Posts Tagged ‘fern’

Distinguishing Parsley Ferns (Cryptogramma spp.)

Parsley ferns (Cryptogramma spp.) are relatively small rock-loving ferns, which are sometimes known as rock-brakes. Unlike our other rock ferns, spore-bearing structures are on separate fertile fronds that are usually taller than the sterile fronds. There are two species of parsley ferns in the Cascades. American parsley fern (C. acrostichoides) is common throughout the Western Cascades and is found elsewhere in western Oregon. It is found primarily at low to middle elevations. Cascade parsley fern (C. cascadensis) is found only at higher elevations, mostly in the High Cascades. Both species have also been seen in the Wallowas. The third species in Oregon, Steller’s rock-brake (C. stelleri), is a rare inhabitant of the Wallowas, although its range stretches across much of the northern US.

Left: Cascade parsley fern in the Calapooyas; Right: American parsley fern at Table Rock Wilderness

Left: Cascade parsley fern in the Calapooyas; Right: American parsley fern at Table Rock Wilderness

For a number of years, I’ve been uncertain of my identification of Cascade parsley fern. Recently (see More Discoveries along the Calapooya Crest), I got a great lesson in distinguishing our two Cascade species from the expert, Ed Alverson, who first described Cascade parsley fern in 1989 (see Cryptogramma cascadensis, a New Parsley-Fern from Western North America,” in the American Fern Journal, Volume 79 Number 3, pp. 95–102). In addition to genetic differences, there are several morphological characteristics that can help separate the two species in the field. Read the rest of this entry »

More Discoveries along the Calapooya Crest

Cascade gras-of-Parnassus (Parnassia cirrata var. intermedia) is one of my favorite wildflowers and a wonderful bonus this late in the season.

Cascade grass-of-Parnassus (Parnassia cirrata var. intermedia) is one of my favorite wildflowers and a wonderful bonus this late in the season.

Ever since our early June trip to the meadow along Road 3810 on the south side of Loletta Peak (see Another Exciting Day in the Calapooyas: The Sequel), John Koenig and I had been planning to return to see the later blooming plants, especially the Cascade fringed grass-of-Parnassus (Parnassia cirrata) that we found there. Just before we had planned to go, Ed Alverson e-mailed me about the quaking aspen (Populus tremuloides) we had discovered there. He’s been studying the scattered populations on the west side of the Cascades in Oregon and Washington. The timing was perfect, as we were able to take Ed along on August 12 to see the population in what we were now calling “Aspen Meadow.” We had been somewhat concerned with all the fires down in Douglas County, especially the Potter Mountain complex burning just east of Balm Mountain (thankfully not actually on Potter Mountain). But other than some drifting smoke above, we had no problems reaching our destination and enjoying what was an otherwise lovely day. Read the rest of this entry »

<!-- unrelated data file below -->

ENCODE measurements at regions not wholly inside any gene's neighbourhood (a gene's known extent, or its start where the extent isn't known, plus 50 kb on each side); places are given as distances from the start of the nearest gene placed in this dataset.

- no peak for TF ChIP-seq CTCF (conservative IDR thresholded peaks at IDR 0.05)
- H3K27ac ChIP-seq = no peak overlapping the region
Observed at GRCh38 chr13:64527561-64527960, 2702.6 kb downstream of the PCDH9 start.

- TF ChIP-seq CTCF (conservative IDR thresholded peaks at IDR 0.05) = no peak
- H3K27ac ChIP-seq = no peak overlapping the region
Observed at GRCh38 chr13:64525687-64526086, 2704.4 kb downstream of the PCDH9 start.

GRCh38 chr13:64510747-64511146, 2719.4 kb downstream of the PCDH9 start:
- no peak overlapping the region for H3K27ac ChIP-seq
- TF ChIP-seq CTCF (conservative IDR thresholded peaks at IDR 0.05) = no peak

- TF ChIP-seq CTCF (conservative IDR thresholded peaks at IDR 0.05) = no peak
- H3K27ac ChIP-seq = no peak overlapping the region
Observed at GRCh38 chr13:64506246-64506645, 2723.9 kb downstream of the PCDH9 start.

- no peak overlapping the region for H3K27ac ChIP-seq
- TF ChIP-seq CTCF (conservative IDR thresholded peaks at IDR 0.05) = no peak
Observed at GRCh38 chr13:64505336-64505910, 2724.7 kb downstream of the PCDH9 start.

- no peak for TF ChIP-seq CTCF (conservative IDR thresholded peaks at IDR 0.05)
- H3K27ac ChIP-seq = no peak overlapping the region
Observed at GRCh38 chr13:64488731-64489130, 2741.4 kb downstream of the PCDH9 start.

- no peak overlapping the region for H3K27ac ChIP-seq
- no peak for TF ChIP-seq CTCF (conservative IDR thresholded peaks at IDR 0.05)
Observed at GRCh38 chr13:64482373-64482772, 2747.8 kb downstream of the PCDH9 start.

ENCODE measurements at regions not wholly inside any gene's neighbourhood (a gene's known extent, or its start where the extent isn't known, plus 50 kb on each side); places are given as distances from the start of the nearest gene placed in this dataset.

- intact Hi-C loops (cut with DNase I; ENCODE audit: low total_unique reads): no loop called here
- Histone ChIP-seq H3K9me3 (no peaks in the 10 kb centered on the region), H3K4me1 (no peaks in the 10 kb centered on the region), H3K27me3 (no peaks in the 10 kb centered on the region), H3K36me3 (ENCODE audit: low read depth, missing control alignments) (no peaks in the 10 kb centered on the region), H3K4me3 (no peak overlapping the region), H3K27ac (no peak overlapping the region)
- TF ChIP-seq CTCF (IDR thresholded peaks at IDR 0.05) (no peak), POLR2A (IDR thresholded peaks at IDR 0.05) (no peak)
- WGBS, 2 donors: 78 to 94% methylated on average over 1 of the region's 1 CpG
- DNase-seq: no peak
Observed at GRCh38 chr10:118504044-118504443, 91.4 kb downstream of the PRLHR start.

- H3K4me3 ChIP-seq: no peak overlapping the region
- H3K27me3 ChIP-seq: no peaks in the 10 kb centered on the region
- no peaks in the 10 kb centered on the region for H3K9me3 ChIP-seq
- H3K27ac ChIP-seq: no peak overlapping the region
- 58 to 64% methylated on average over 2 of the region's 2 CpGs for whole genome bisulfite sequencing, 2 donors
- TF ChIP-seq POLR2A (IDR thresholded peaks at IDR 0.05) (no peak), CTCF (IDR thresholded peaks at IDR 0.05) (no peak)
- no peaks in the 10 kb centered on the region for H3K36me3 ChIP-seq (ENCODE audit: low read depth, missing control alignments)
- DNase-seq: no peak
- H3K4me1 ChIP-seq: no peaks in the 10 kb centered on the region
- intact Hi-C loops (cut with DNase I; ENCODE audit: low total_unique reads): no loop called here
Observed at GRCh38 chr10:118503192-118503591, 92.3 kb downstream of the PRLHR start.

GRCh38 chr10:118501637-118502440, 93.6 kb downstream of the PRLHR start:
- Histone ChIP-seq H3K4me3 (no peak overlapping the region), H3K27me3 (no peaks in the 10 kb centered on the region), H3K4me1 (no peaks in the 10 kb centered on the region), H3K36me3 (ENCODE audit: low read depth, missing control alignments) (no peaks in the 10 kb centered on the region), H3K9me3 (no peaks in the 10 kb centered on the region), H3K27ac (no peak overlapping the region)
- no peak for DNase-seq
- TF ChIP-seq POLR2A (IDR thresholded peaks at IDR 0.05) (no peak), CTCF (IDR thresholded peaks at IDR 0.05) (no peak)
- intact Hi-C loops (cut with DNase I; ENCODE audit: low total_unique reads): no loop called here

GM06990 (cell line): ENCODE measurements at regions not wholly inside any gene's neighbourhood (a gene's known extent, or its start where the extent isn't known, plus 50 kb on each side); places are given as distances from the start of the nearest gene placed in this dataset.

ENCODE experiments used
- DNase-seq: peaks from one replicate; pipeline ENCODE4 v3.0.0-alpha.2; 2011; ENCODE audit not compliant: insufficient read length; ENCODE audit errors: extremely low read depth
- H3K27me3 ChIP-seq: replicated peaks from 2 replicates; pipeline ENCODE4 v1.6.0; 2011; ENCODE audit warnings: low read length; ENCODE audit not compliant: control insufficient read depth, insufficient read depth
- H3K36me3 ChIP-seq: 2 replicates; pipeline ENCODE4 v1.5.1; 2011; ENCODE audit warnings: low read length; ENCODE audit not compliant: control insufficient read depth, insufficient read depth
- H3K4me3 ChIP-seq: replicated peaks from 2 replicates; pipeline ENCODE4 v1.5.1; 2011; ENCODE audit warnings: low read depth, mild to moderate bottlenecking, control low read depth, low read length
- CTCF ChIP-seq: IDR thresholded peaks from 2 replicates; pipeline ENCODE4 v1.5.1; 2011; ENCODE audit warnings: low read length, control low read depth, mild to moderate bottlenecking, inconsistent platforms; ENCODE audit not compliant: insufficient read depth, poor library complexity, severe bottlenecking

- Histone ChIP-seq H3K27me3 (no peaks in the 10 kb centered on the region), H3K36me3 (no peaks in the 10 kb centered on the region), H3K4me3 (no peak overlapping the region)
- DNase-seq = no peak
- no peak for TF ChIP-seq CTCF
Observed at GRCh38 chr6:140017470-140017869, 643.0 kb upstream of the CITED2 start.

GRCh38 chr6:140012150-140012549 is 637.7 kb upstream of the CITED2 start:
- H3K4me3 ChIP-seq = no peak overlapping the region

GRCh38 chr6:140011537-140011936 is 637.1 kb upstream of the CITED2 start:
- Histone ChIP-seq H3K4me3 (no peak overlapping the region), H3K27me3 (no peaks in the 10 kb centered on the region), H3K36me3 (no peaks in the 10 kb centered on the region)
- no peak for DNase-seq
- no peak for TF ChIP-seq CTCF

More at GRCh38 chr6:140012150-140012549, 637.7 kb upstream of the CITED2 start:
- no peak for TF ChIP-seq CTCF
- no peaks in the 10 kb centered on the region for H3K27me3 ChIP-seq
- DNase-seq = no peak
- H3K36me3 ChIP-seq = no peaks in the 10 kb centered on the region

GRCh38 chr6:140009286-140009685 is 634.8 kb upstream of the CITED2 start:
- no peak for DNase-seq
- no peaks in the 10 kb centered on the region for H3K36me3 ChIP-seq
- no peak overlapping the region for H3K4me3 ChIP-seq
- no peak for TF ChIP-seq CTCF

Further Exploration of the BVD Trail

On the second day (June 3) of my brief overnight trip to the North Umpqua area, I headed up to the Twin Lakes trailhead, but my destination for this trip was the former BVD trail, accessed from the same area. While I did spend a couple of hours over at Twin Lakes at the end of the day, I was really more interested in looking at rock plants, especially after my fabulous trip to Pyramid Rock the day before (see Peak Bloom at Pyramid Rock). I was not disappointed. There were a great many beautiful plants in bloom. And because I had been camping just a few miles from the bottom of the road, I was already out walking at 8:30am and had lots more time than usual to poke around. My goal was to explore beyond the main meadow I’d been to several times before. Looking at the Google Earth image, it is clear that there are a lot of openings, both large and small, along this steep, south-facing slope.

Perhaps the most outstanding display of the day was from the numerous silver lupines (Lupinus albifrons), which were all over the meadow and rocky areas.

Perhaps the most outstanding display of the day was from the numerous silver lupines (Lupinus albifrons), which were all over the meadow and rocky areas. I do love purple!

Read the rest of this entry »

First Trips to Pyramid Rock and Loletta Gravel Pit Rocks

Sierra cliffbrake (Pellaea brachyptera) at Pyramid Rock

Sierra cliffbrake (Pellaea brachyptera) at Pyramid Rock

I thought I might be done with reports for the season, but the weather is holding, so yesterday (September 11)  I went back through the Calapooyas on my way back from speaking to the Umpqua Valley chapter Thursday night. Someone once told me about the Lewisia columbiana on Pyramid Rock, so that’s been on my to do list for quite a while. I’ve been up to Reynolds Ridge many times, but I hadn’t been past Bullpup Lake on Road 300, so I was happy that the road was in such good shape. Hunters all over the place yesterday, and one guy right in front of me stopped to shoot out of the car @#&*^!! Luckily he turned around and left and I didn’t hear anyone else actively hunting in the middle of the day although I did chat with a few old timers. Read the rest of this entry »

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